WASHINGTON -- Something very good has just taken place on a college campus. After a two-year ordeal orchestrated by a group of mutinous faculty members, the Ave Maria School of Law has been given a clean bill of health by the American Bar Association and can continue with its work. I spoke on the campus last autumn and departed burdened by gloom. I feared the mutineers might win. They were the typical professorial grumblers, and such unhappy philistines so often have the upper hand on campuses.
Truth be known, I spend very little time on college campuses. The life of the mind nowadays is celebrated so rarely in academe. A livelier cultural atmosphere can be found at a Starbucks cafe or health food emporium. On most university campuses, the bulletin boards sulk with notices about "Rape Awareness Week," "Anger Management Counseling," "The Readings of the Prophet Obama." A half-century ago, things were different. Learning was widespread on campus -- at least among the profs. Free thought was encouraged, even among the profs. In the humanities, there were distinguished professors, at least on the best campuses, where they wrote and taught and often seemed to live the good life. Even the faculty communists were relatively pleasant.
The university at the middle of the 20th century was a happy place, congenial to civilized thought. Today it is gloomy, populated -- particularly in the humanities -- by narrowly opinionated adepts of identity politics and sham studies: the feminists, the black-studies lecturers and other special interests too esoteric to mention. The prevalence of these irritable sciolists explains why in the nation today there are so few historians of the stature of, say, Arthur M. Schlesinger or Samuel Eliot Morison; political philosophers of the stature of Leo Strauss; or political scientists of the stature of Hans J. Morgenthau.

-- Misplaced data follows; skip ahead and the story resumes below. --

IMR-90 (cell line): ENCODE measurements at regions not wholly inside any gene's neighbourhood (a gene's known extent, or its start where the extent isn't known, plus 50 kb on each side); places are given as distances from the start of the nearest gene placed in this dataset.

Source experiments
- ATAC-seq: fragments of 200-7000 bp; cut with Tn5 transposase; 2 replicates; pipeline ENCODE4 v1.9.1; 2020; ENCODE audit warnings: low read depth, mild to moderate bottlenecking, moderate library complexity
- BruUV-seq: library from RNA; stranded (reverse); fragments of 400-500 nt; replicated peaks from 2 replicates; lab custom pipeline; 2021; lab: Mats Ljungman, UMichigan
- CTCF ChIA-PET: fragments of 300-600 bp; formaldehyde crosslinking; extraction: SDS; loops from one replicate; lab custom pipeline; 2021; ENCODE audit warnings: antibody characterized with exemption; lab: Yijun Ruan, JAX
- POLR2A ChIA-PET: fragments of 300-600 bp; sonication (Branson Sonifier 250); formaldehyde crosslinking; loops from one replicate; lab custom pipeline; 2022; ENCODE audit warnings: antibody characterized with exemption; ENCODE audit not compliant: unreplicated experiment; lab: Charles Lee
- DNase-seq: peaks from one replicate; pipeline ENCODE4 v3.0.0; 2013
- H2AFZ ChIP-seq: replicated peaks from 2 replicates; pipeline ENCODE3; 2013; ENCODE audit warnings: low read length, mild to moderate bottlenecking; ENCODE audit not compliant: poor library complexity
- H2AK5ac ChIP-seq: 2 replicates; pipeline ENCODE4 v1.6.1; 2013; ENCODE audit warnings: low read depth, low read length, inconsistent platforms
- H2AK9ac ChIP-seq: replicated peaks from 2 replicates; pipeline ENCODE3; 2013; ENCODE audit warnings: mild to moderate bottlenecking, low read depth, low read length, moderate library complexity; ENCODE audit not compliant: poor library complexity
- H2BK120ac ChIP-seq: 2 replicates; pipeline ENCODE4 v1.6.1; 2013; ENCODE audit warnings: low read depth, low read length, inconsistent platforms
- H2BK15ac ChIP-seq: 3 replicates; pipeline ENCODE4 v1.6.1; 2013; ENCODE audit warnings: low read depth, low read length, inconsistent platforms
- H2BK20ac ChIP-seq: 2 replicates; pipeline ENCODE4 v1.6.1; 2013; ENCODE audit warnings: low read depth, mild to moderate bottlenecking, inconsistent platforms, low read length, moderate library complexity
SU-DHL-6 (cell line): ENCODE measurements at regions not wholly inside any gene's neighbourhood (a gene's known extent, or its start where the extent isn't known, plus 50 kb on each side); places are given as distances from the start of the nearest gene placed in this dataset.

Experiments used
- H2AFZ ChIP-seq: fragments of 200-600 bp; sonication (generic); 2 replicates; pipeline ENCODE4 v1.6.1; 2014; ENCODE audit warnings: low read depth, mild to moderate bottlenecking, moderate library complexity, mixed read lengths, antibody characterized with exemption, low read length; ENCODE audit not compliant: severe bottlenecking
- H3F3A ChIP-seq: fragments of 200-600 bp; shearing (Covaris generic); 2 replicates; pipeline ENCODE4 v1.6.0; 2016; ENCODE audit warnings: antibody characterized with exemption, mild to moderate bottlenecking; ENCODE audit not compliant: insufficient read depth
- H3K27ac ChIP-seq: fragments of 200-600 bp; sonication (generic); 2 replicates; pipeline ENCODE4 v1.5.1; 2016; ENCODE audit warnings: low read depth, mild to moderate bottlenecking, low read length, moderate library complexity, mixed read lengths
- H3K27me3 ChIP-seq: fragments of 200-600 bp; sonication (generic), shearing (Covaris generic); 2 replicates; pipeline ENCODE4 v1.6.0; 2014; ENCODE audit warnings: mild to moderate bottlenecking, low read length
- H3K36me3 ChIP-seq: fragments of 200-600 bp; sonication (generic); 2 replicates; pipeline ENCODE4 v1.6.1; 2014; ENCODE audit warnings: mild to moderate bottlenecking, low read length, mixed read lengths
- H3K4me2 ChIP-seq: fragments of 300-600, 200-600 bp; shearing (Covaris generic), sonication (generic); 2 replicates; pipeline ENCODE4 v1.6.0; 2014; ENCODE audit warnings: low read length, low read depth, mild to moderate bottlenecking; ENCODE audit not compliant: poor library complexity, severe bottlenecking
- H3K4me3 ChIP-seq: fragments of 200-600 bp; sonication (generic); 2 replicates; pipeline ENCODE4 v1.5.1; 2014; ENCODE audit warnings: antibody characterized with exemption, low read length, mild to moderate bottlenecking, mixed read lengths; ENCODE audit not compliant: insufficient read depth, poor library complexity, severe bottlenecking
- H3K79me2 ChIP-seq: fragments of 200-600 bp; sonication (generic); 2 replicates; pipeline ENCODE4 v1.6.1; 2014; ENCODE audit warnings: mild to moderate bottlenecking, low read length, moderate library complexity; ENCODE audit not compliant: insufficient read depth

Frankly, when I am asked to appear on an American campus, I beg off, protesting coyly that the place might be too dangerous. I have not had my vaccinations. I have a date on the shooting range at the National Rifle Association. Yet when I was asked to speak at the Ave Maria School of Law, I did so with alacrity. My friend Judge Robert Bork is a founding member of the faculty. The incomparable Justice Antonin Scalia advised at the founding of the school. Though it was founded to teach the law based on the moral precepts of the Catholic Church, I knew I would be free to say precisely what I thought -- no thought police, though, of course, I might not be invited back.